Attendance at the 2017 Offshore Technology Conference was down from previous years. Deep-water drillers, who have not yet felt the budding onshore recovery, stayed away from the industry’s largest convention. Only 65,000 people walked the exhibit halls at NRG Park in Texas compared to the 108,000 individuals who attended in 2014 when oil prices passed $100 a barrel.
After suffering through the worst downturn in more than three decades, the oil and gas industry is embarking on “a new cycle of expansion” as companies send dozens of new rigs into Texas oil fields, drill hundreds more wells, and hire thousands of workers.
Ryan Zinke, Secretary of Interior, was the keynote speaker for Offshore Energy Policies: Harnessing the Full Potential of America’s Offshore at OTC. During the conference, Zinke signed two secretarial orders aimed at unleashing America’s offshore energy potential and growing the U.S. economy.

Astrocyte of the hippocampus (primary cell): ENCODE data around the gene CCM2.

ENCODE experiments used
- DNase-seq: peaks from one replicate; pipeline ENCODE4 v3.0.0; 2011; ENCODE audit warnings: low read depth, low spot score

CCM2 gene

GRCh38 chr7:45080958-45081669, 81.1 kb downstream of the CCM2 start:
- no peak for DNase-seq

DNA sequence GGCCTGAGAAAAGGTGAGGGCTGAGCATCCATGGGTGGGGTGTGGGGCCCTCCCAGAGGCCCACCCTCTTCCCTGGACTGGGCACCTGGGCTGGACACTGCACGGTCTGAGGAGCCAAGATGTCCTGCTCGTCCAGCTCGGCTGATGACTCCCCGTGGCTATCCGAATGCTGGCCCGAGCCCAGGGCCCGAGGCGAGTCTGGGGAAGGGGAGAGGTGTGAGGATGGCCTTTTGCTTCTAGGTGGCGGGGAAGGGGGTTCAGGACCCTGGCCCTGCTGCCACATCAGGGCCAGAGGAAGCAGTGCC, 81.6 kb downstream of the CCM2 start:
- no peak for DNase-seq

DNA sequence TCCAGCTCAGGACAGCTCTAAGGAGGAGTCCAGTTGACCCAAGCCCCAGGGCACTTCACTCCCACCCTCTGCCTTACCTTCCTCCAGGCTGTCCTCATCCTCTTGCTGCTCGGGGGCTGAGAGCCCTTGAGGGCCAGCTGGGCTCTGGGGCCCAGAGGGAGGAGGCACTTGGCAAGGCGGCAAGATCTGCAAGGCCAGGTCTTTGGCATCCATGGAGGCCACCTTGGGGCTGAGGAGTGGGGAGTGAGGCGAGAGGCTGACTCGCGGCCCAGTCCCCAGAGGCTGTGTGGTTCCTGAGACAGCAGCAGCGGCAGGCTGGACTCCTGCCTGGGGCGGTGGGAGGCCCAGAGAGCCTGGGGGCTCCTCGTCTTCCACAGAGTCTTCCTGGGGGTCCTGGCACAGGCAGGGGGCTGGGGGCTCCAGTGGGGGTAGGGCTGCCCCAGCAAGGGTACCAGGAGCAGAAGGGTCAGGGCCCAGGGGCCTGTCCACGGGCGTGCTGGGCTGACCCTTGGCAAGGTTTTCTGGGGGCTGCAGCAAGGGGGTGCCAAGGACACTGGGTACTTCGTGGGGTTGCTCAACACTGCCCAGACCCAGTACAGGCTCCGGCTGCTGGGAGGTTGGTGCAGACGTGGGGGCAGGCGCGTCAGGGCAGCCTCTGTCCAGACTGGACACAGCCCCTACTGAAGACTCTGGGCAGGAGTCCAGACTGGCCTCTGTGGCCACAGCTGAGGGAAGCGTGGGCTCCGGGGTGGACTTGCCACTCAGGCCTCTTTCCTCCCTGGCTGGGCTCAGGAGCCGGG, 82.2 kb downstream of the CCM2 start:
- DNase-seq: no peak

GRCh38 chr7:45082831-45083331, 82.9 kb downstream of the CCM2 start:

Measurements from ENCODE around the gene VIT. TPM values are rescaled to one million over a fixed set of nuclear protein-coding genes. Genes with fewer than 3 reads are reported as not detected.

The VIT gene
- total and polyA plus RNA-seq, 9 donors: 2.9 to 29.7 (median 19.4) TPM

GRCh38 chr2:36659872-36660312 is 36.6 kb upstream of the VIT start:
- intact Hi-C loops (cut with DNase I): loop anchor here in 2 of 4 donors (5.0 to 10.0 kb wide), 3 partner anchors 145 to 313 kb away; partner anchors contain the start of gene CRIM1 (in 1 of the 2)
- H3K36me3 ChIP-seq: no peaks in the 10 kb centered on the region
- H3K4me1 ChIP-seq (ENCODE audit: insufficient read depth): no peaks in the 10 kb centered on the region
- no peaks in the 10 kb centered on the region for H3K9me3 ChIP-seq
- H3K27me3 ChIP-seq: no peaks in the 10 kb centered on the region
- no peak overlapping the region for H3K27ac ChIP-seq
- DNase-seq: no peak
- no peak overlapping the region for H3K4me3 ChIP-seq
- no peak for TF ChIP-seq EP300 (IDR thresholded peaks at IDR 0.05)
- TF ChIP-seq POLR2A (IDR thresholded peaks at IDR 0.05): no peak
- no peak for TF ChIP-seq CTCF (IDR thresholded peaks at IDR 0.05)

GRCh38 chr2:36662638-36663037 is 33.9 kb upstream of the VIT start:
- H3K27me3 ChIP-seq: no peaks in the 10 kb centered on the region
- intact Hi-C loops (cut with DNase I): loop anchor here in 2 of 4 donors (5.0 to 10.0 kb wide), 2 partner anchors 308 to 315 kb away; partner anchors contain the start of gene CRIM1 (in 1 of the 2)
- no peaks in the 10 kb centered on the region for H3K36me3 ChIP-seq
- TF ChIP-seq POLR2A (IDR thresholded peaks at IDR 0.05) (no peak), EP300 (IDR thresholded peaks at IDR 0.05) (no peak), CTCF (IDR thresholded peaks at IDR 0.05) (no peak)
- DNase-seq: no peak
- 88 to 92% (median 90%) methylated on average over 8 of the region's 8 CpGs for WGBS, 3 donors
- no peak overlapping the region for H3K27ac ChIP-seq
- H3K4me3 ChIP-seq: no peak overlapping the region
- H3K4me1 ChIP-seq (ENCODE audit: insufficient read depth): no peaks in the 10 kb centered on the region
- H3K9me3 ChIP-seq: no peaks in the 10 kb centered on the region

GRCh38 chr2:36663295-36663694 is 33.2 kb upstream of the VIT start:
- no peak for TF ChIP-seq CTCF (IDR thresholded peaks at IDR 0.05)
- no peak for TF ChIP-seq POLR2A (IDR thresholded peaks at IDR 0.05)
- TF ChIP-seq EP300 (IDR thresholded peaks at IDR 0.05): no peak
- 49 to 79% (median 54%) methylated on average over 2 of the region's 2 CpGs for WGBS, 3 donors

The first order implements President Trump’s Executive Order signed April 28th and directs the Bureau of Ocean Energy Management (BOEM) to develop a new five-year plan for oil and gas exploration in offshore waters and reconsider a number of regulations governing those activities.
The second order establishes a new position – Counselor to the Secretary for Energy Policy – to coordinate the Interior Department’s energy portfolio that spans nine of the Department’s ten bureaus.
“Today’s orders will help cement our Nation’s position as a global energy leader and foster energy independence and security for the benefit of the American people while ensuring that this development is safe and environmentally responsible,” Secretary Zinke told industry representatives. “We are committed to fuller cooperation with the offshore industry and coastal communities to expand responsible energy development while holding industry accountable to strict safety and environmental protections.”
The general attitude about the oil and gas economy thus far is cautious optimism. ”2017 is going to be a year of recovery and expansion in the Texas statewide oil and gas exploration and production economy,” says Karr Ingram, economist.